Rabbi Emanuel Cohn
Former Avrech in Montreal (2001-2003)
Founder of “Torah MiCinema” – Teaching Film and Judaism


The distinction of the love that Yitzchak had for Rebekah and the love that he had for his mother Sarah is not clear from the pesukim. Yet is seems clear to us that these should be two different types of love and they should not be confused. Looking at the relationship between Jacob and Rachel helps us to understand this distinction.

Fleeing his brother Esau, Jacob goes on his journey to the east. He arrives at a well, meeting some local shepherds. “While he was still speaking with them, Rachel came with her father’s sheep, for she was a shepherdess. When Jacob saw Rachel the daughter of Laban his MOTHER’s brother, and the sheep of Laban his MOTHER’s brother, Jacob went up and rolled the stone from the mouth of the well and watered the flock of Laban his MOTHER’s brother. Then Jacob kissed Rachel, and lifted his voice and wept.” (Gen. 29, 9-11)

What a strange encounter. When Jacob meets Rachel, overwhelmed by his emotions, his mother is mentioned three times in the same verse! Although this may not surprise a Jewish male reader who is totally aware of the dominant role the “Jewish Mother” has in Jewish boys’ lives…- this needs an explanation.

Before we analyze that, let us go one generation back to the encounter of Jacob’s father with his (future) wife: “Then Isaac brought her [Rebekah] into his MOTHER Sarah’s tent, and he took Rebekah, and she became his wife, and he loved her; thus Isaac was comforted after his MOTHER’s death.” (Gen. 24, 67) Already here we see a similar picture. When Isaac marries Rebekah, the image of his mother Sarah is fully present. His wife is basically replacing his mother (in her tent!), and even though it says that Isaac loved Rebekah, right thereafter it is stressed again that even this love was within the context of the loss of his mother. Isaac was never really able to detach himself from his mother. Will his son Jacob meet the same fate?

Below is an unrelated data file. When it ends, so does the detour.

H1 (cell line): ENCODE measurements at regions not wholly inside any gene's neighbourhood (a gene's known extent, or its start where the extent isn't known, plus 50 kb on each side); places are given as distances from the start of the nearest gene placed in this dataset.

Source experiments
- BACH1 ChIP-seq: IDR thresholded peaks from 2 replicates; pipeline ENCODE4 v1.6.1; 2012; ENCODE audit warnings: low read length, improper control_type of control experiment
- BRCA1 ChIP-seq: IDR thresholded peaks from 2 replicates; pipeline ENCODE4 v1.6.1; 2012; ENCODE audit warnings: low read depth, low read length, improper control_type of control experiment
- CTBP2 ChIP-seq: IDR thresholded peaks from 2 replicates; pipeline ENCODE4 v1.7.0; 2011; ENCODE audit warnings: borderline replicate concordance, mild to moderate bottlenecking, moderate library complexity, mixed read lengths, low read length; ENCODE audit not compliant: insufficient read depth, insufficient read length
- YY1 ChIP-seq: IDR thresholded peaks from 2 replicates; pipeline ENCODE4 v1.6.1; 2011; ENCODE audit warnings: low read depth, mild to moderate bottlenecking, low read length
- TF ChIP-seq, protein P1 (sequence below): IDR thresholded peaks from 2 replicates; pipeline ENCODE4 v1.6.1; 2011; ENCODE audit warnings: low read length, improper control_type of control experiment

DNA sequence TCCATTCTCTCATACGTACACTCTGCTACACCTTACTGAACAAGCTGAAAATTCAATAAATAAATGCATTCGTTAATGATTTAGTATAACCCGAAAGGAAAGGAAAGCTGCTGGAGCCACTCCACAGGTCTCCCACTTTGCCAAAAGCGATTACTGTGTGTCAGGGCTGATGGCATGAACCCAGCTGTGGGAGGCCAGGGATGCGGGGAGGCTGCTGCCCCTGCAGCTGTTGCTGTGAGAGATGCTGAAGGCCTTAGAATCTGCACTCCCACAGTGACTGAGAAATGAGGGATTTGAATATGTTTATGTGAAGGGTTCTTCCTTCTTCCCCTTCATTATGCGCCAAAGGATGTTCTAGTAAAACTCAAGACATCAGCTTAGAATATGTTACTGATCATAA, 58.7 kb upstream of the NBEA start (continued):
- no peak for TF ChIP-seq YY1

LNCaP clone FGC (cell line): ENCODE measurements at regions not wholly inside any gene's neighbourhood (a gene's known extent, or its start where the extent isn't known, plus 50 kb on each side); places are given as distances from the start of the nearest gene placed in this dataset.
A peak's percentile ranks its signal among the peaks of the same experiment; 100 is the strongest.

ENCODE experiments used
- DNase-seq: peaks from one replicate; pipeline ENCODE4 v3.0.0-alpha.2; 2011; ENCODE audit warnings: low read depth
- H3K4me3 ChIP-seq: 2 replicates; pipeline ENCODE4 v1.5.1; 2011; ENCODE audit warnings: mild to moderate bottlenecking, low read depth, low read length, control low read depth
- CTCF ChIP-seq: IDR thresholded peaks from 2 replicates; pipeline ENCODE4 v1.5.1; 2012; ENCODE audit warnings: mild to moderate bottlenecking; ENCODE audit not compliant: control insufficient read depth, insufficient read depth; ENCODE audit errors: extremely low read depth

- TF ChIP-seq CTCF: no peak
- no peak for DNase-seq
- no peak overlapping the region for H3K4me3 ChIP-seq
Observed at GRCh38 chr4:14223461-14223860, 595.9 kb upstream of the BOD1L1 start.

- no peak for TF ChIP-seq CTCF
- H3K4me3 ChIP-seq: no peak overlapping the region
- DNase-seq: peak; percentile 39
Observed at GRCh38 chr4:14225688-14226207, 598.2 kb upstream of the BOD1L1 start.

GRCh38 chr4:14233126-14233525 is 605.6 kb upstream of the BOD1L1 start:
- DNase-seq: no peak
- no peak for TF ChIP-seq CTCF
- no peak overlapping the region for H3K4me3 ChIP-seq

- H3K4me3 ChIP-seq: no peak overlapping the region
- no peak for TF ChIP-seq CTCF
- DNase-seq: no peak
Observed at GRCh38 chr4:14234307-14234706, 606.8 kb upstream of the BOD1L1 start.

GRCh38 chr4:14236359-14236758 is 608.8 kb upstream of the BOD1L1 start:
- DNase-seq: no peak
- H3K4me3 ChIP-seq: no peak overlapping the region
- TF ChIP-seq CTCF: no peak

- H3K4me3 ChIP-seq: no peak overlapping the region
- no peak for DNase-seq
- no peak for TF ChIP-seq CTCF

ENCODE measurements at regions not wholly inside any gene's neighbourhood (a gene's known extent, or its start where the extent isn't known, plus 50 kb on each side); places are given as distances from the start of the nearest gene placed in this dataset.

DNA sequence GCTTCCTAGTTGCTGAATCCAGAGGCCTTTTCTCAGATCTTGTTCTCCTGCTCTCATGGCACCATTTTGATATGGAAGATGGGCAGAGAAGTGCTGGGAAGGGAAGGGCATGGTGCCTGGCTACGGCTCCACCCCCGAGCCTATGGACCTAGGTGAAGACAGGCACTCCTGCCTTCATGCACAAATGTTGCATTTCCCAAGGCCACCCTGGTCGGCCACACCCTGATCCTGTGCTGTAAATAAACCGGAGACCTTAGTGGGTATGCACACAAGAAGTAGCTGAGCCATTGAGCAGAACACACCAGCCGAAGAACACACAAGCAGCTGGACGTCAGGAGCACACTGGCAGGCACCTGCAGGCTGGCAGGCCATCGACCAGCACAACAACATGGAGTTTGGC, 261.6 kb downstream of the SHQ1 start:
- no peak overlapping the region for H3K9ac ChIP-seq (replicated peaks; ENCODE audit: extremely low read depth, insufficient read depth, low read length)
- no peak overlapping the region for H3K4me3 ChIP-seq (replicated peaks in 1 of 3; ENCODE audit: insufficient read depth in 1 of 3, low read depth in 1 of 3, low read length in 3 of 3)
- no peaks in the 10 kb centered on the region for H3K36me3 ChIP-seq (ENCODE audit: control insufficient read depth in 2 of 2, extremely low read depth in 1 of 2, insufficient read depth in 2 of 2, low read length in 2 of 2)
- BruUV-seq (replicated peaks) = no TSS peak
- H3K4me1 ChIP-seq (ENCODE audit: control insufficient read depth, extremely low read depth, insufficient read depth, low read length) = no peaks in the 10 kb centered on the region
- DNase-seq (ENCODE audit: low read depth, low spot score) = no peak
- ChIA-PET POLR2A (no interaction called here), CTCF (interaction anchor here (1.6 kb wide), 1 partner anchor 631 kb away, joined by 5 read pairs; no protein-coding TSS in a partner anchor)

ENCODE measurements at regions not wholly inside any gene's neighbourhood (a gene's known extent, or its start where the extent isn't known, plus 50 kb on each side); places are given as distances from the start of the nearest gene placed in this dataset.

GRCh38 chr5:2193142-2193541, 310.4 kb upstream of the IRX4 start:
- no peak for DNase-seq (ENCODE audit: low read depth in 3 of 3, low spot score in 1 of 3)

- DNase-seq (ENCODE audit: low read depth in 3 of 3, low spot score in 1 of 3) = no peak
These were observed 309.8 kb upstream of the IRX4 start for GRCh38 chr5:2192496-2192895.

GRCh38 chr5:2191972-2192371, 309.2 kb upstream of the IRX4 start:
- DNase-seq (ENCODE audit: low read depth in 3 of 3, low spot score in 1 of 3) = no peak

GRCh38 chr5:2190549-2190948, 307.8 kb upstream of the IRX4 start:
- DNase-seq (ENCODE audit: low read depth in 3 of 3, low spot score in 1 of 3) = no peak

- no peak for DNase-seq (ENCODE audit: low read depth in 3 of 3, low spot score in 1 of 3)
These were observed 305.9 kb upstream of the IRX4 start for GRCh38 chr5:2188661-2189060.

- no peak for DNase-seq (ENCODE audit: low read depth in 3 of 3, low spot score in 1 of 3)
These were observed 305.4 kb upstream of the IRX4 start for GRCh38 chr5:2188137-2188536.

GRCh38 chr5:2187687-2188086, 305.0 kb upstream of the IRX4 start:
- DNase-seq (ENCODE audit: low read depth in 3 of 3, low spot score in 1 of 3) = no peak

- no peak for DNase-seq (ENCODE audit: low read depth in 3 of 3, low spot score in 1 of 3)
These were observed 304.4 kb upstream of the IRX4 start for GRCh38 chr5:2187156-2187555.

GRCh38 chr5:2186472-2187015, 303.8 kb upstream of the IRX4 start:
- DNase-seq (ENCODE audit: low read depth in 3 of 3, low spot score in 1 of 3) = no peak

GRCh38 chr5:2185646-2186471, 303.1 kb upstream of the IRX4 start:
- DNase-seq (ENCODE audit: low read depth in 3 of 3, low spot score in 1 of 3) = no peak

Initially it seems so, as we have seen above. However, only a few verses later it says: “Jacob loved Rachel, so he said [to Laban], ‘I will serve you seven years for your younger daughter Rachel.’…So Jacob served seven years for Rachel and they seemed to him but a few days because of his love for her.” (Gen. 29, 18-20) Here it says for the first time that Jacob “loved” Rachel, while his mother is not mentioned even once. What can we learn from here?

In the beginning of humanity, God gives his “formula” for a successful relationship between a man and a woman: “For this reason a man shall leave his father and his mother, and be joined to his wife; and they shall become one flesh.” (Gen. 2, 24) If so, a condition for a man’s joining his wife is his leaving his mother – physically and mentally. Isaac never really took that step, he even remained in his mother’s tent (let us not forget that Isaac was an only child who was miraculously born to Sarah in the 90th year of her life). Jacob though was able to free himself, not only geographically but also psychologically from his home (although at the beginning of his encounter with Rachel he was still overcome by nostalgic maternal feelings).

However there is another striking difference between Jacob and his father. Isaac never really had to fight for his wife. He actually didn’t have to do anything! Rebekah was brought by his father’s servant Eliezer right into Sarah’s tent. On the other hand Jacob did not only leave his tent, he also gave something from himself in order to earn his wife. It says that Jacob “loved” Rachel only when he made his commitment to sacrifice for her seven years of his life. In that moment Jacob loved Rachel on her own right, for the first time, and forever.

I asked myself many times why according to the account in Genesis woman was created of a rib of man. The underlying message seems clear: In order to get a woman, his woman, man has to sacrifice something. He has to give something from within himself in order to reach the level of a true spouse. But why a rib? Wouldn’t a heart be more fitting (-it would certainly be more romantic)? As we know a rib is one of the twelve pairs of curved arches of bone extending from the spine. The spine is the source of man’s stability, man’s steadiness. In order to deserve his wife, man must “cut down” on his stability. He must leave the secure and stable grounds of his mother’s environment in order to create something new.

In this week’s Parsha, our forefather Jacob exemplifies this metamorphosis. He demonstrates the Jewish answer to the Oedipus complex. And his relationship with Rachel will be remembered as one of the true love stories of the Torah.